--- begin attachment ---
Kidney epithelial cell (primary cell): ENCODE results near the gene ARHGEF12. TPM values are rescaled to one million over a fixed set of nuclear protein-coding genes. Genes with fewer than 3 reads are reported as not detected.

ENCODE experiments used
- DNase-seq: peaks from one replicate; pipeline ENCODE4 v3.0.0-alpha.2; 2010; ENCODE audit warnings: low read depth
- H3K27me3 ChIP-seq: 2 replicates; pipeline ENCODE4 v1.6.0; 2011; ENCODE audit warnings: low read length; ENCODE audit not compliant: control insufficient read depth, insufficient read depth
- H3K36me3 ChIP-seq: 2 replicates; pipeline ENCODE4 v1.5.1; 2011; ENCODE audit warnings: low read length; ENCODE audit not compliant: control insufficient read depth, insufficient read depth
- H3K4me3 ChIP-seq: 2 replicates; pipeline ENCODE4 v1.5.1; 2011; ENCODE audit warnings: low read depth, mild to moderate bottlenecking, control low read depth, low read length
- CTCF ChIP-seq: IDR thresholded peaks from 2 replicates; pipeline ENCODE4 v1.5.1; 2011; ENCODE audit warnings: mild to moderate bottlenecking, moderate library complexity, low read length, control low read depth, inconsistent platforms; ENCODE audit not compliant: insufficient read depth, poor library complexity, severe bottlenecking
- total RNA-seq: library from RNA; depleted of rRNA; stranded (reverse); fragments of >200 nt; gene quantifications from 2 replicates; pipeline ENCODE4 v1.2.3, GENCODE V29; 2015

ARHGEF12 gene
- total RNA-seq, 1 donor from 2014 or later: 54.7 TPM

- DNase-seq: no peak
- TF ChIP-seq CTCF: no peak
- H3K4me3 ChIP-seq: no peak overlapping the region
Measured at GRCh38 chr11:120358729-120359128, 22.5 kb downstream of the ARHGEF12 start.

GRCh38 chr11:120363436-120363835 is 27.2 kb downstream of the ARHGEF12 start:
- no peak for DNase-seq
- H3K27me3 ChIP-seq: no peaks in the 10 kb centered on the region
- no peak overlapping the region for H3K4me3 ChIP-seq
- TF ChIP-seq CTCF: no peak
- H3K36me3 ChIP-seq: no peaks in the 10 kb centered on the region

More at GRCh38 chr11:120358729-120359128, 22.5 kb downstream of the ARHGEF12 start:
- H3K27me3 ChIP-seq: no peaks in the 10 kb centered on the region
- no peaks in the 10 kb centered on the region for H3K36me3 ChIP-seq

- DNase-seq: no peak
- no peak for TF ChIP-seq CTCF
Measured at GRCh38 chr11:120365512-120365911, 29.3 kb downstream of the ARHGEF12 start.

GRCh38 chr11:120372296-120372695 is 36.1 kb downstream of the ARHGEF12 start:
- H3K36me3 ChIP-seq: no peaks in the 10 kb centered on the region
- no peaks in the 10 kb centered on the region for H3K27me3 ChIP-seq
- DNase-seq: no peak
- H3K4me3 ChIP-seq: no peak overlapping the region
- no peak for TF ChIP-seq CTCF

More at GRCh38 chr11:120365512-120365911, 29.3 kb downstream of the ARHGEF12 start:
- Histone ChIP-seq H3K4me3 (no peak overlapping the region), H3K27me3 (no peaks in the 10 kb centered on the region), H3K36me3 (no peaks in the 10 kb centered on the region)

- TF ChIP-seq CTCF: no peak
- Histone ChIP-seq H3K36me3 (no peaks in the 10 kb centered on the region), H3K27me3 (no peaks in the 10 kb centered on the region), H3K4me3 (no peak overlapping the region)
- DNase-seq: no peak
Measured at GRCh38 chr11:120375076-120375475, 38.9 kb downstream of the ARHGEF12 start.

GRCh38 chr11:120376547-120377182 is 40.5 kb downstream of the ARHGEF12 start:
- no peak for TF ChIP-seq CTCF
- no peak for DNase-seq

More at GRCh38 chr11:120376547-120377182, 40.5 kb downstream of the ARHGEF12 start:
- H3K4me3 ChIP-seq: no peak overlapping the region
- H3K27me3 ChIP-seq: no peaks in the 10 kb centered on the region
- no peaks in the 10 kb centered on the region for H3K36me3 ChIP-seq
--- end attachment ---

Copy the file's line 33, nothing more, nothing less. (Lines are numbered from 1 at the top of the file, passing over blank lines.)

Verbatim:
More at GRCh38 chr11:120365512-120365911, 29.3 kb downstream of the ARHGEF12 start: